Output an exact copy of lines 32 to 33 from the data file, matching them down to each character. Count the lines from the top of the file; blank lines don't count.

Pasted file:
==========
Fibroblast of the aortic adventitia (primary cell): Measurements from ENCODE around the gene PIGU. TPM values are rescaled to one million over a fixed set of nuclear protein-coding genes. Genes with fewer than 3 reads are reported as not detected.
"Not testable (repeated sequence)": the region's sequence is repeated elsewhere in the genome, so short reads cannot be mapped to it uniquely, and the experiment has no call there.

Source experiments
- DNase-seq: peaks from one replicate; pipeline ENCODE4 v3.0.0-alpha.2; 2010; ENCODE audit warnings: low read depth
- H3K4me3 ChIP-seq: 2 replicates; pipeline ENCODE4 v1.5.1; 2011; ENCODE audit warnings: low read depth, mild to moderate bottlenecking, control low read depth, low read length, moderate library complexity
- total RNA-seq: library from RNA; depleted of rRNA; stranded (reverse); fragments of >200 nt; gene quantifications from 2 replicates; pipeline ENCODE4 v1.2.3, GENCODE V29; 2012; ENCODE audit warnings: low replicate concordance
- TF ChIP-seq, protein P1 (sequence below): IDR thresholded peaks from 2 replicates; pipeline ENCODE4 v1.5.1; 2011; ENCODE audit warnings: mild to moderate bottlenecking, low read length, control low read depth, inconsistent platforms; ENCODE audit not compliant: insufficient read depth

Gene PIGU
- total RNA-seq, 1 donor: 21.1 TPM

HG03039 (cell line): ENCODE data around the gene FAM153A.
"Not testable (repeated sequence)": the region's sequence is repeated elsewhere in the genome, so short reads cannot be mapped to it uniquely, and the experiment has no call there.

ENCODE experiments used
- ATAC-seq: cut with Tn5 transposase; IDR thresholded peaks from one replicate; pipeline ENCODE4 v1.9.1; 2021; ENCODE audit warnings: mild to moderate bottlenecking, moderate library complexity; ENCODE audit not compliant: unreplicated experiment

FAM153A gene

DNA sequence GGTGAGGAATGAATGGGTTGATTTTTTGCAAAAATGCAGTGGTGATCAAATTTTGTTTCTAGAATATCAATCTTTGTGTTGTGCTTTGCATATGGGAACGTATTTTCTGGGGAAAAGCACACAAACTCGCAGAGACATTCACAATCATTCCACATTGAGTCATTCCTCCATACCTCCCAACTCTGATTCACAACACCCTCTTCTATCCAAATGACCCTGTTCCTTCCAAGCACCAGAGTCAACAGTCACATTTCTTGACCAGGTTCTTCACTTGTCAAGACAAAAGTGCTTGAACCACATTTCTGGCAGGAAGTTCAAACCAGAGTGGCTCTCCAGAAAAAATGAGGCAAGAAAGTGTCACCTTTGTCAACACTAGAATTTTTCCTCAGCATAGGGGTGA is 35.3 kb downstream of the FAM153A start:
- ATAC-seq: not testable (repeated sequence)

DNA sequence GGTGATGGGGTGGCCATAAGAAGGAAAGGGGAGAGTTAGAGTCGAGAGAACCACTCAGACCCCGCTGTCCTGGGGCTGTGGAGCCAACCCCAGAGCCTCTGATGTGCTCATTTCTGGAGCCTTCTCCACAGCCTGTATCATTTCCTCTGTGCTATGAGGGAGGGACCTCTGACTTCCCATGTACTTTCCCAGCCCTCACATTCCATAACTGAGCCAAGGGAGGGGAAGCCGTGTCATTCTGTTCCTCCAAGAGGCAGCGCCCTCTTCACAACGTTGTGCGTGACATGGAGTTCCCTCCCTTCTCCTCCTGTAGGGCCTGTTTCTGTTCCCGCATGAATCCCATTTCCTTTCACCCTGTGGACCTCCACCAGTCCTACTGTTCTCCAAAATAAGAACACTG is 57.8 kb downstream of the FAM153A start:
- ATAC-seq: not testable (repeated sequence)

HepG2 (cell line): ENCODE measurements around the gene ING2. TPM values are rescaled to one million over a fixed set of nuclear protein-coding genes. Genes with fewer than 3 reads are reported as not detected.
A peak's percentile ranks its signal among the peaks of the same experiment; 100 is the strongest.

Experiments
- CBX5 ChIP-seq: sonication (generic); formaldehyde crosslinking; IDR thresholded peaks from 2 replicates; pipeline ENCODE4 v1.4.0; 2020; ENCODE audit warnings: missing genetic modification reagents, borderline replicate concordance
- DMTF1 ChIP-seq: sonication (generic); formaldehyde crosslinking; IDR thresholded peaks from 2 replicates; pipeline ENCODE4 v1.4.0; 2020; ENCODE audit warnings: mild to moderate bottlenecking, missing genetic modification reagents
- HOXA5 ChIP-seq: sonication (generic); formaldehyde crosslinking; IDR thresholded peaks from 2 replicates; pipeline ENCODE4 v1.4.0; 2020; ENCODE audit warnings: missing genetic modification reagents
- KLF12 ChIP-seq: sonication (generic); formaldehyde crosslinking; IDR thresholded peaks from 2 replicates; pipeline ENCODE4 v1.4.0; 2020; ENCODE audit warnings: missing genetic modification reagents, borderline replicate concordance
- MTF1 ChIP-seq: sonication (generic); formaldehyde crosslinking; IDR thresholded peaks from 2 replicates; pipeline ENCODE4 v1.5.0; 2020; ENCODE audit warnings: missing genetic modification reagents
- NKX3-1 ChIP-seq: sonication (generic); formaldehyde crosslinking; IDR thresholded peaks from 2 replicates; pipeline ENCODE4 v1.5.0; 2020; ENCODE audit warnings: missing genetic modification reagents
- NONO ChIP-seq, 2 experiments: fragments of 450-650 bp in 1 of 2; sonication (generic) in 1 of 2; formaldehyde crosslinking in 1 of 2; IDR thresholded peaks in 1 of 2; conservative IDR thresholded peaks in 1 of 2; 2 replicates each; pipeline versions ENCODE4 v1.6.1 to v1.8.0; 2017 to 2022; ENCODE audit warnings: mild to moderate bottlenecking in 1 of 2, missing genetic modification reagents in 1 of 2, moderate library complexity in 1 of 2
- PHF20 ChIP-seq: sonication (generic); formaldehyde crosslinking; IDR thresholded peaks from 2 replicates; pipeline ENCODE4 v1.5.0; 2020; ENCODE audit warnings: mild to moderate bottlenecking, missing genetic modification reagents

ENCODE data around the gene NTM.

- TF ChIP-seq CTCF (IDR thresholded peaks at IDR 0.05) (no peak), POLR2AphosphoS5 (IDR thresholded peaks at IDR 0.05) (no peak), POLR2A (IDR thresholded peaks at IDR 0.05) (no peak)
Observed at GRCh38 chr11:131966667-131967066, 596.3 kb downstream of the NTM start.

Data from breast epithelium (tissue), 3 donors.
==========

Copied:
Observed at GRCh38 chr11:131966667-131967066, 596.3 kb downstream of the NTM start.

Data from breast epithelium (tissue), 3 donors.